The FRAP reagent was freshly prepared by mixing 100 mM TPTZ and 200 mM ferric chloride in 0.25 M Na acetic buffer (10:1:1 v/v/v) with pH 3.6. 10 µL of the aqueous extract was added to 17.6 µL of Na acetic buffer and 150 µl of FRAP reagent in 96-well plates. After 4 min incubation at room temperature, the absorbance at 593 nm was kinetically monitored for 15 min using a microplate reader (FLUOstar Omega, BMG LABTECH). A calibration curve of Trolox (100 to 1000 µM) was used and results were expressed in µM Trolox per gram dry weight (DW).

Total antioxidant capacity assay is a spectrophometric method for the quantitative determination of the antioxidant capacity, through the formation of a phosphomolybdenum complex. The phosphomolybdenum method is based on the reduction of molybdenum Mo(VI) to Mo(V) and the subsequent formation of a green phosphate-Mo (V) complex at acidic pH [2121 Prieto P, Pineda M, Aguilar M. Spectrophotometric quantitation of antioxidant capacity through the formation of a phosphomolybdenum complex, specific application to the determination of vitamin E. Anal Biochem. 1999 May; 269:337-41.]. One mL of reagent was added to 0.2 mL of 100 μg/mL aqueous extract and incubated for 90 min at 100 °C. Subsequently, the absorbance at 695 nm was determined. Ascorbic acid was used as a standard. The antioxidant capacity was estimated according to the following equation:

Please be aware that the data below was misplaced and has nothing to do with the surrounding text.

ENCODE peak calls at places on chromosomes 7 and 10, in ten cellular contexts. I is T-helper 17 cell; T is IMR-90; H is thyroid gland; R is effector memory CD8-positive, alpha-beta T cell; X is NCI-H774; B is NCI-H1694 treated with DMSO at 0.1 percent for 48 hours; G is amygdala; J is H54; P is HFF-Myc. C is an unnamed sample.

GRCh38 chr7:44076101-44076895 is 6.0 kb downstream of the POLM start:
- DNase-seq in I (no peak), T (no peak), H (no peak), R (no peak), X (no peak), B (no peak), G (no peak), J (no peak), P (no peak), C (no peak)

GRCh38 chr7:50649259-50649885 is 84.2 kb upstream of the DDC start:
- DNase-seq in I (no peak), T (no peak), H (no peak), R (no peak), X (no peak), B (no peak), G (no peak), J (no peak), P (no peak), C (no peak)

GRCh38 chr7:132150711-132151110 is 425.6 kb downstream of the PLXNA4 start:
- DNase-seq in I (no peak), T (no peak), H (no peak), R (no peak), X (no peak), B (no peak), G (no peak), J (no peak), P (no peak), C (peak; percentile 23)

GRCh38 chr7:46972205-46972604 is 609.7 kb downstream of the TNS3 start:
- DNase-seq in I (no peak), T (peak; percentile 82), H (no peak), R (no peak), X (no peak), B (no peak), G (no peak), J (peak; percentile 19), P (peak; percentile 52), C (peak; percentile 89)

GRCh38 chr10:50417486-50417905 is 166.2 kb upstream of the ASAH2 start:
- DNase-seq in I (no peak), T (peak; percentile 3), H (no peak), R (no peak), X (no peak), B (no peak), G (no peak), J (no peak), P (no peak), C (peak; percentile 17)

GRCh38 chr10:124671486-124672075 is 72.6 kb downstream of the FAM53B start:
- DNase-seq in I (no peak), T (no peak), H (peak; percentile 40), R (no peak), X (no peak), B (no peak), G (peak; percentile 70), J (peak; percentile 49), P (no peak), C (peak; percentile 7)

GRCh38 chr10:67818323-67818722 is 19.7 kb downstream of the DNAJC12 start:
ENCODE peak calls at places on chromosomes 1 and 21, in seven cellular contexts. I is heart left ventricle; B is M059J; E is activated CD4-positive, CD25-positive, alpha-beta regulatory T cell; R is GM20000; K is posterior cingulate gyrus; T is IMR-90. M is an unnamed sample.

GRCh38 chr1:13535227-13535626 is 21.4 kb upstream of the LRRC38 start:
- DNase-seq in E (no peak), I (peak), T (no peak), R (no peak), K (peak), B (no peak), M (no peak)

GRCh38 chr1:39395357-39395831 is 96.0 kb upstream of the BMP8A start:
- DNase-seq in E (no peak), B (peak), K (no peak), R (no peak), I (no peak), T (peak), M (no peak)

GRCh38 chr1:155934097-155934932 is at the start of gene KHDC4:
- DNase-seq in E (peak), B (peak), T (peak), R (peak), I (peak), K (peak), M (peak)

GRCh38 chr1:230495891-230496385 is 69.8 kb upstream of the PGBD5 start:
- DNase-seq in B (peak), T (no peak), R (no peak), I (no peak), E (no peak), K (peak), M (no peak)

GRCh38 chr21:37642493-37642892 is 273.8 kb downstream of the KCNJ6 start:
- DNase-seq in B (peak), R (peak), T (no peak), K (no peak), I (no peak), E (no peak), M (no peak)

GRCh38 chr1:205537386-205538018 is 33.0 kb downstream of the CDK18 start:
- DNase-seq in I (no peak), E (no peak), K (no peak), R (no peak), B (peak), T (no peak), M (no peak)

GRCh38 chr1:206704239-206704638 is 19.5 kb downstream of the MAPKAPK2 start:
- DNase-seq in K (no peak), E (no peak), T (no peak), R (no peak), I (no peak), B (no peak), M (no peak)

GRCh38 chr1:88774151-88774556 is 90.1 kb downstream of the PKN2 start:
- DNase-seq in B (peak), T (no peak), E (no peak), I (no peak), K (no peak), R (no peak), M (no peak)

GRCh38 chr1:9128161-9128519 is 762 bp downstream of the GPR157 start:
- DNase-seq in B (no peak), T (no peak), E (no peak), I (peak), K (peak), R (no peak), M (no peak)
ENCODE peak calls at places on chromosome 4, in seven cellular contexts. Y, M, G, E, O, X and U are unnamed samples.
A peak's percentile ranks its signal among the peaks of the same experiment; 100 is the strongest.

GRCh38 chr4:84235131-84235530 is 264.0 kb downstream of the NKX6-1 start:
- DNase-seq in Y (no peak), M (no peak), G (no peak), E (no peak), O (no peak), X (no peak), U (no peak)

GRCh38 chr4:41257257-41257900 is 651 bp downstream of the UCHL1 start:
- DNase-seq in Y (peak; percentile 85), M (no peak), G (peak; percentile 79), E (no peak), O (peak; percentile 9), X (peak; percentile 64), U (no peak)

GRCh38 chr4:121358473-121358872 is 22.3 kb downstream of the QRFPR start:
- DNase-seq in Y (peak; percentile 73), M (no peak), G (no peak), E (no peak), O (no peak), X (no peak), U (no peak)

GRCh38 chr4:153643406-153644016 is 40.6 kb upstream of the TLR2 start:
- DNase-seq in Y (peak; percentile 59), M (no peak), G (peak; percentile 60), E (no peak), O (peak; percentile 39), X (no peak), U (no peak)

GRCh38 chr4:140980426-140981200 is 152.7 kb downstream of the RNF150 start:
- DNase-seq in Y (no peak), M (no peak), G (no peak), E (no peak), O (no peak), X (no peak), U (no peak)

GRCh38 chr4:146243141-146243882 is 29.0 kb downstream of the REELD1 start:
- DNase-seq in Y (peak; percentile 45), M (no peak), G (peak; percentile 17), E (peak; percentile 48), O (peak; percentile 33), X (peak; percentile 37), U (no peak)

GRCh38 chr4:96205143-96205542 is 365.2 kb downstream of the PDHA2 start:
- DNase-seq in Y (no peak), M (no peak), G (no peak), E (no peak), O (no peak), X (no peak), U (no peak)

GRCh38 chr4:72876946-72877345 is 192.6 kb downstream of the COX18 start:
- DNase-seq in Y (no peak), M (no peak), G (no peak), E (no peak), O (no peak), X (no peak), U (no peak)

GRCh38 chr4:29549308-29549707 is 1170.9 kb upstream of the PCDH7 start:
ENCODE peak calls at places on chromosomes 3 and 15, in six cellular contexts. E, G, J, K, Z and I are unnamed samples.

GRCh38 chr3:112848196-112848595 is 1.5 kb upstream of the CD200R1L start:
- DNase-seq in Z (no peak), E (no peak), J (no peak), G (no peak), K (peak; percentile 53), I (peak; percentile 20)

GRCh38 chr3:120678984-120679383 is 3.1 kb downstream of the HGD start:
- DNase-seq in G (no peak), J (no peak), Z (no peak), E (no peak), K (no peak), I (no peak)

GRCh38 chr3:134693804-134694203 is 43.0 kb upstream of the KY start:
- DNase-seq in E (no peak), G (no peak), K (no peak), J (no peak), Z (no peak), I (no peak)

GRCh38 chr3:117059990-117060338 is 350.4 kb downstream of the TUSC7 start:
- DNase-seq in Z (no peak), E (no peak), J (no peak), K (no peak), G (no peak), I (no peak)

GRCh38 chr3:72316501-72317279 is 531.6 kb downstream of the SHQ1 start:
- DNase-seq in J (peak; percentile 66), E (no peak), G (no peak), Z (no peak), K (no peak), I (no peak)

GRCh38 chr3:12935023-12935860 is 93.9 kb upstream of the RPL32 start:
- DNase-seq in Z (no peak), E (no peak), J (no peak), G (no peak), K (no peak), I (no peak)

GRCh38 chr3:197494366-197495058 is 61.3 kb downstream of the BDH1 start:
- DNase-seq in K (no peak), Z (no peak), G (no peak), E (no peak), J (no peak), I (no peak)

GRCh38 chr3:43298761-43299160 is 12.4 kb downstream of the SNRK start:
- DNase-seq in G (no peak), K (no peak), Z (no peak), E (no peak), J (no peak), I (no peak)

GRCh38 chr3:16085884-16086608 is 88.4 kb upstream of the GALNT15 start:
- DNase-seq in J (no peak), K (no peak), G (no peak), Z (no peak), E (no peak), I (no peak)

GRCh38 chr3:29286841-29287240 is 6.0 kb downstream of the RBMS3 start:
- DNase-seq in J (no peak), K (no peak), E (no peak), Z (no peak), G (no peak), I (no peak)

A n t i o x i d a n t e f f e c t ( % ) = ( A b s s tan d a r d A b s s a m p l e ) A b s s tan d a r d × 100 (1)

In the reducing power assay, antioxidant compounds form a colored complex with potassium ferricyanide, trichloroacetic acid and ferric chloride, which is measured at 700 nm [2222 Oyaizu M. Studies on product of browning reaction prepared from glucose amine. Jpn J. Nutr. 1986, 44, 307-15.]. One mL extract was added to 2.5 mL phosphate buffer (0.2 M, pH 6.6). Subsequently, 2.5 mL 1% potassium ferricyanide was added and the mixture was incubated at 50 °C for 20 min. Then, 2.5 mL 10% trichloroacetic acid was added to the mixture, which was subsequently centrifuged at 1800 x g for 10 min. 2.5 mL of supernatant was mixed with 2.5 mL dH2O and 0.5 mL 0.1% FeCl3 and the absorbance was measured at 700 nm. Ascorbic acid was used as a standard (50, 100, 200, 250 and 500 µg/mL). A higher absorbance of the reaction mixture indicates a higher reducing power. The calibration curve for ascorbic acid is linear in the concentration range of 50-200 µg/mL and had R2= 0.9968.